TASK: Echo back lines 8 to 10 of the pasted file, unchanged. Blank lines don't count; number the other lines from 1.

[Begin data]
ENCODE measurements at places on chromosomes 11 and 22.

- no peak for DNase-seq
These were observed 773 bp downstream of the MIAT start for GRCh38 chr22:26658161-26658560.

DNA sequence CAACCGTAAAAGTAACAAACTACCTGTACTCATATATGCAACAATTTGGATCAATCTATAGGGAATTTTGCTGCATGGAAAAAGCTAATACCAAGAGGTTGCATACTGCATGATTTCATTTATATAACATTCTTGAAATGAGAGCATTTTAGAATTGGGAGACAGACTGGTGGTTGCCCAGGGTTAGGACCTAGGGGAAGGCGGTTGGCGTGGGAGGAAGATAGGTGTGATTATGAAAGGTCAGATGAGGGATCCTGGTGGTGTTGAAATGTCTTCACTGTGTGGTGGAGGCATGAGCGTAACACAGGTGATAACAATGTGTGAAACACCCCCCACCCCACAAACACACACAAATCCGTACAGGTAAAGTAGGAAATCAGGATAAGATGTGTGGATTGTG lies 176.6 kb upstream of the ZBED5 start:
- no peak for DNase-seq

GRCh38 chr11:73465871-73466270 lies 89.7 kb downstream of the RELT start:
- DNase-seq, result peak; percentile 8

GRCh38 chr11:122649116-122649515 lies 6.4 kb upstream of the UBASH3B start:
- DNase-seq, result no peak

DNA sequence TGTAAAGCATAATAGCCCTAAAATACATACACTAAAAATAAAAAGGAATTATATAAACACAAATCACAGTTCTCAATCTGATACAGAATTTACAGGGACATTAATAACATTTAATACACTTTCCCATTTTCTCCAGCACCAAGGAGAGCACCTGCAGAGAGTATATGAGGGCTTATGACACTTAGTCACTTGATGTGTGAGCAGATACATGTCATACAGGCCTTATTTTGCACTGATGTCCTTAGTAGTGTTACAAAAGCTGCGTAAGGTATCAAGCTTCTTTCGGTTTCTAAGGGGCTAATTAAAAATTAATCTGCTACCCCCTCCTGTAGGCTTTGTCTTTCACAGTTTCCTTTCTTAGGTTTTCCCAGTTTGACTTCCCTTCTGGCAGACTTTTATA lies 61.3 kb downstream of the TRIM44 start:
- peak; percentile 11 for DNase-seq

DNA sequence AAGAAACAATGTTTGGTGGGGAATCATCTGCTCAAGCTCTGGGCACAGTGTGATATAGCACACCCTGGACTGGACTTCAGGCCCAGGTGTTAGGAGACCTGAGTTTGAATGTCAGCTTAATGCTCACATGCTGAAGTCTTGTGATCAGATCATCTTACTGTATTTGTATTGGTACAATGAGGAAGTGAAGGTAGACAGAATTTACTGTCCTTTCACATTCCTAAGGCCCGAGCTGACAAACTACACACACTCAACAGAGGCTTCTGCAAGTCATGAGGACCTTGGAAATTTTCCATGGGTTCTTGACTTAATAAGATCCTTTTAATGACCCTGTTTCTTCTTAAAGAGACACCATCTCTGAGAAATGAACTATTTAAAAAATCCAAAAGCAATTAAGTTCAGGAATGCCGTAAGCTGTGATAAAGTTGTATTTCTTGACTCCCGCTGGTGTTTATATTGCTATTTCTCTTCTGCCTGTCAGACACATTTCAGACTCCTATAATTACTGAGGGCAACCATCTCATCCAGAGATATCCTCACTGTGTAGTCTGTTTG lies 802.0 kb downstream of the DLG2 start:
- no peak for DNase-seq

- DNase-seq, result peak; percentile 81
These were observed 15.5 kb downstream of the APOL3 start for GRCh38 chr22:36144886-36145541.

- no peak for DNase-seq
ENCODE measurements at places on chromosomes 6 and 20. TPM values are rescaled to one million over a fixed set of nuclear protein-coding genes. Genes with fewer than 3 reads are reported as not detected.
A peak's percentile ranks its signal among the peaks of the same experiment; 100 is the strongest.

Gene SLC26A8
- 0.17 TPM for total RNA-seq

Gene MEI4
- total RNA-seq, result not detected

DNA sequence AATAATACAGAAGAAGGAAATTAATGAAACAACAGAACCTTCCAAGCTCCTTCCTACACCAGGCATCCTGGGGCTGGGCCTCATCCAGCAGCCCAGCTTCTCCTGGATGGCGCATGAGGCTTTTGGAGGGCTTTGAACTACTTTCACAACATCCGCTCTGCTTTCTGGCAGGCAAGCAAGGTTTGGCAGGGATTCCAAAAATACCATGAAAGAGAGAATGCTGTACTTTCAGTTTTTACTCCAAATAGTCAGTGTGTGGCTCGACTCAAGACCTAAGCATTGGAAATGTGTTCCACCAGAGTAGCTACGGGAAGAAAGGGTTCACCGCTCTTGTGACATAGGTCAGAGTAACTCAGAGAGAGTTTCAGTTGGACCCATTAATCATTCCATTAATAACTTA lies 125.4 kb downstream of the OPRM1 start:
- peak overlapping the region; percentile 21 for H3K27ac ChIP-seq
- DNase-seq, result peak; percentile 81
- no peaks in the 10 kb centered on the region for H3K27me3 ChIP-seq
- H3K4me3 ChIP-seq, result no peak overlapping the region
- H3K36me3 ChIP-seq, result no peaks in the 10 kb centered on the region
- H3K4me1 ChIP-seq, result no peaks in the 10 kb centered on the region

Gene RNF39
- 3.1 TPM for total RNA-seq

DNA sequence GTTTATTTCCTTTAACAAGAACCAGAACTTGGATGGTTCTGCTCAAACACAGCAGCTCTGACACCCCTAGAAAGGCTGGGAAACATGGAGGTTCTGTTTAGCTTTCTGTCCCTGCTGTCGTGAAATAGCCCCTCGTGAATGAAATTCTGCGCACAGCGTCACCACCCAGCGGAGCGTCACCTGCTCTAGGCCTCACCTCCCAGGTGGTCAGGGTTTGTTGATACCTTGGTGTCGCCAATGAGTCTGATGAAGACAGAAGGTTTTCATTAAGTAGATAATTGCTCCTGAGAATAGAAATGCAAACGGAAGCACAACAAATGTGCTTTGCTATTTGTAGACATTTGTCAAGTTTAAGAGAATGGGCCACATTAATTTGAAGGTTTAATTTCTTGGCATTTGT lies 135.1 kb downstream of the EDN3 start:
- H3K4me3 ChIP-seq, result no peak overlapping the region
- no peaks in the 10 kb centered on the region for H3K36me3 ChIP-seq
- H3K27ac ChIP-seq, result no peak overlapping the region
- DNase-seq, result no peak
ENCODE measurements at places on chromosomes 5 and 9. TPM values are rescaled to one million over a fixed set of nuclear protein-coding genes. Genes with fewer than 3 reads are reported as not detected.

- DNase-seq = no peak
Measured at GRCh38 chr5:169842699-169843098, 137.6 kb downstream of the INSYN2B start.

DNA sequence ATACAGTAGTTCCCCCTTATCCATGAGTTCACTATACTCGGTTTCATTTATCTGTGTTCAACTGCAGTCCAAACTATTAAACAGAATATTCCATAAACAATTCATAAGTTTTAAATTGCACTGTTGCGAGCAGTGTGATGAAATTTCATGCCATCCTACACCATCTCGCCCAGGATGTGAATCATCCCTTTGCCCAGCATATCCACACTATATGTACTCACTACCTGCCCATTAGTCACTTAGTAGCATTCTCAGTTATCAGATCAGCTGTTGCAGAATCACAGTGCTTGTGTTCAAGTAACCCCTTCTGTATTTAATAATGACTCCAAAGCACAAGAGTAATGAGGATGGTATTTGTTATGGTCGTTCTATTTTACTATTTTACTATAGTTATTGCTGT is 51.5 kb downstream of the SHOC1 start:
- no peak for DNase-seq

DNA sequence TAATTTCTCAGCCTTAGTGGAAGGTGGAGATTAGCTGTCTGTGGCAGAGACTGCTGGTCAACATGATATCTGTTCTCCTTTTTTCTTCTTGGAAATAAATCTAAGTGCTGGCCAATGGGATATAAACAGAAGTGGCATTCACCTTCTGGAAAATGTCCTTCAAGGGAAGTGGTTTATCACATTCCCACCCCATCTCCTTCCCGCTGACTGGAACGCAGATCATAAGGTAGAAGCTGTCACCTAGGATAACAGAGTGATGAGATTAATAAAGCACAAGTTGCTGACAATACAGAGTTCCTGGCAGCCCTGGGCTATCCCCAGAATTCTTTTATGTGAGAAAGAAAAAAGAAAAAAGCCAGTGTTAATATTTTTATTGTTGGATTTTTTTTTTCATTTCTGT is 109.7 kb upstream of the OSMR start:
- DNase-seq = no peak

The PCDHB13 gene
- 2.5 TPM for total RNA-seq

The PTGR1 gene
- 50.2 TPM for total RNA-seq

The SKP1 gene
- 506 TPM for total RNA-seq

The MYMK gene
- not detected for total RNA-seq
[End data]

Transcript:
GRCh38 chr11:122649116-122649515 lies 6.4 kb upstream of the UBASH3B start:
- DNase-seq, result no peak

DNA sequence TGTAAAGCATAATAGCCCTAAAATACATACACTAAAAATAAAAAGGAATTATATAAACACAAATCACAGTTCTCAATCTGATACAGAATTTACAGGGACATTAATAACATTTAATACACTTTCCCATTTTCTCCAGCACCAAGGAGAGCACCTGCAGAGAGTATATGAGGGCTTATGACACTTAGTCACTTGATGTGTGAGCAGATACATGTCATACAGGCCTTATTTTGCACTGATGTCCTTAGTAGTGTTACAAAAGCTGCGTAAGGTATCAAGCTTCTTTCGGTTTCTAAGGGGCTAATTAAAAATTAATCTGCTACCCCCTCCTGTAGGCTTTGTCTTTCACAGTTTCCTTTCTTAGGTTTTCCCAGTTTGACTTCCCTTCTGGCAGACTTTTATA lies 61.3 kb downstream of the TRIM44 start: